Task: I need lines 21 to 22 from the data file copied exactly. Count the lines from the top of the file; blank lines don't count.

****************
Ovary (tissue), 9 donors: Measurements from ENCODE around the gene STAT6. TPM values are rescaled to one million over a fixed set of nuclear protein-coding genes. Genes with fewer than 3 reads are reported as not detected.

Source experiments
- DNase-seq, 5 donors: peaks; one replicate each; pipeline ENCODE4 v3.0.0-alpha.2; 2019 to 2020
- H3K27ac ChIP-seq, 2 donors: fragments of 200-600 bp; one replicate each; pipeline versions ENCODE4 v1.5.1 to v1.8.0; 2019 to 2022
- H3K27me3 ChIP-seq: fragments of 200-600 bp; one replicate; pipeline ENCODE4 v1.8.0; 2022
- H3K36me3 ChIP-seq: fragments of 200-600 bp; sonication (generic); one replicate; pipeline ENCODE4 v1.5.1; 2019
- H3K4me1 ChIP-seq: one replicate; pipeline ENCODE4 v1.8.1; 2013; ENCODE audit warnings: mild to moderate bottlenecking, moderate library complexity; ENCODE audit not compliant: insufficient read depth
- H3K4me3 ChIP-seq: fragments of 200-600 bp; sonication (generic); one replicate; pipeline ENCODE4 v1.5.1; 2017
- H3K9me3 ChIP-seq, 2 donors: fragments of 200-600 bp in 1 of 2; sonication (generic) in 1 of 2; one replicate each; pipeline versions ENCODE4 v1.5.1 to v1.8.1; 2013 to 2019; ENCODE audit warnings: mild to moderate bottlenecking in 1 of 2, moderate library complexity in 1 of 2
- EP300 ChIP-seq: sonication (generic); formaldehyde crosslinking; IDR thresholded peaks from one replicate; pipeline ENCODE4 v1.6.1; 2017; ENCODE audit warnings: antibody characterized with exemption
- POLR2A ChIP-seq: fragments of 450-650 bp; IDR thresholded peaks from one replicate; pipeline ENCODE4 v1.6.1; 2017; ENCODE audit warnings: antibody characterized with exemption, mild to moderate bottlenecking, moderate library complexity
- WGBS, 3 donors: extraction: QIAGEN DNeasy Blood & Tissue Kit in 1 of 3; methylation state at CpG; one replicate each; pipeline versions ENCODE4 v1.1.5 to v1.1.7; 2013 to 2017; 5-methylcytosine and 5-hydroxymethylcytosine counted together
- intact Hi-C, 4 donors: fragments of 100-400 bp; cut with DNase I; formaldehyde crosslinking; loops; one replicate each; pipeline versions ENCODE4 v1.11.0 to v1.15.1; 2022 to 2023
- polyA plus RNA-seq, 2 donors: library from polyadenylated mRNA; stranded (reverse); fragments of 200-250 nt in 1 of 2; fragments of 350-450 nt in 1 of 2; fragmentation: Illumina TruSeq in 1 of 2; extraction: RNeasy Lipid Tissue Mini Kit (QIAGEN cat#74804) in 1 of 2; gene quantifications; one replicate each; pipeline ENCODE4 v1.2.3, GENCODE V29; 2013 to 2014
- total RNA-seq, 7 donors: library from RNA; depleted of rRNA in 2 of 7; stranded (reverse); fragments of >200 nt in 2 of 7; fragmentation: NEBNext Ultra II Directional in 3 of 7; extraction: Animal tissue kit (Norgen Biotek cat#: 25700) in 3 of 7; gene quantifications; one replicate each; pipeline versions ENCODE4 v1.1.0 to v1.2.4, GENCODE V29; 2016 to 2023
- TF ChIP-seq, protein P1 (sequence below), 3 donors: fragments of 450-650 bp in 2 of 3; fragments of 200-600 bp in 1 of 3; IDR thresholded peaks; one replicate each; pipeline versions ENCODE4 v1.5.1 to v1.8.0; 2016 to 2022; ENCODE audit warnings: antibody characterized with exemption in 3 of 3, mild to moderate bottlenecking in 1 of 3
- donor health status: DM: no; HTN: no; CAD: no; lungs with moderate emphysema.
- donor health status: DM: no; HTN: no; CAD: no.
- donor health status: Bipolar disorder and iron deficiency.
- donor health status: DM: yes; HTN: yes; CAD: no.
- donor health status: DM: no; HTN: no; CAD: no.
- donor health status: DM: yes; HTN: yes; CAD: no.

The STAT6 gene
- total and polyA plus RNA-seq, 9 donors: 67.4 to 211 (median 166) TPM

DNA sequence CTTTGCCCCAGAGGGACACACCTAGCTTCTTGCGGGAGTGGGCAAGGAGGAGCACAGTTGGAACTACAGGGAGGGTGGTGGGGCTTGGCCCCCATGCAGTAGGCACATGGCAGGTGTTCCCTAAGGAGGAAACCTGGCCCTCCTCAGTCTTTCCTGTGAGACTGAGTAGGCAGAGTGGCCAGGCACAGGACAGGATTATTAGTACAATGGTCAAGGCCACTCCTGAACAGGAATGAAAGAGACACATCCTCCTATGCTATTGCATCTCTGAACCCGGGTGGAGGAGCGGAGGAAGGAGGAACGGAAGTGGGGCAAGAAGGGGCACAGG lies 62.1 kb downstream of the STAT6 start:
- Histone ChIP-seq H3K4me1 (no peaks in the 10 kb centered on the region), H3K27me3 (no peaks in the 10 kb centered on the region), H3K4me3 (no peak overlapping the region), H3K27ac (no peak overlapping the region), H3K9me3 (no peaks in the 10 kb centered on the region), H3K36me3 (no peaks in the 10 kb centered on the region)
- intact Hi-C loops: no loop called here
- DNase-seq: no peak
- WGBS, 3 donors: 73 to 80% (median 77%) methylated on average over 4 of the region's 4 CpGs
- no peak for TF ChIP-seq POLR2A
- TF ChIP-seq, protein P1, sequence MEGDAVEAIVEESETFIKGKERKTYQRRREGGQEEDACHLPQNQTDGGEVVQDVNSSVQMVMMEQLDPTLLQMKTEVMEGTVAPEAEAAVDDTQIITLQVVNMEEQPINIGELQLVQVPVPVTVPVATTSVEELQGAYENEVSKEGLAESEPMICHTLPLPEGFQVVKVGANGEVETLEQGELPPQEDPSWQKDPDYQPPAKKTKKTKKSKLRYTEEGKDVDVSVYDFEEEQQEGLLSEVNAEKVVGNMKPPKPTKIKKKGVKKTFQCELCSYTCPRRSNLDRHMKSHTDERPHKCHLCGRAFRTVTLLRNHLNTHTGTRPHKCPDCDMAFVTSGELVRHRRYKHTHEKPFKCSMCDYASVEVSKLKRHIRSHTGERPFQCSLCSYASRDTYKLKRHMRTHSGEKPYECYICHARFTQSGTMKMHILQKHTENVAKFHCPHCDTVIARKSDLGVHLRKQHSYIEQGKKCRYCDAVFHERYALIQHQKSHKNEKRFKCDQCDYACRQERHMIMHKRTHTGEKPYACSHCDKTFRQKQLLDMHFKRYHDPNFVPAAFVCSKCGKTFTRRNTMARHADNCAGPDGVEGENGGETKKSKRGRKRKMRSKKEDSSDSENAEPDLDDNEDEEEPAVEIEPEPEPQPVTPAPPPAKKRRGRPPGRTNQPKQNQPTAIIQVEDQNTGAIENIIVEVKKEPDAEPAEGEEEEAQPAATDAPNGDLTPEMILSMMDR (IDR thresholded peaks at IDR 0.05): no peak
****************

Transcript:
- donor health status: DM: no; HTN: no; CAD: no.
- donor health status: DM: yes; HTN: yes; CAD: no.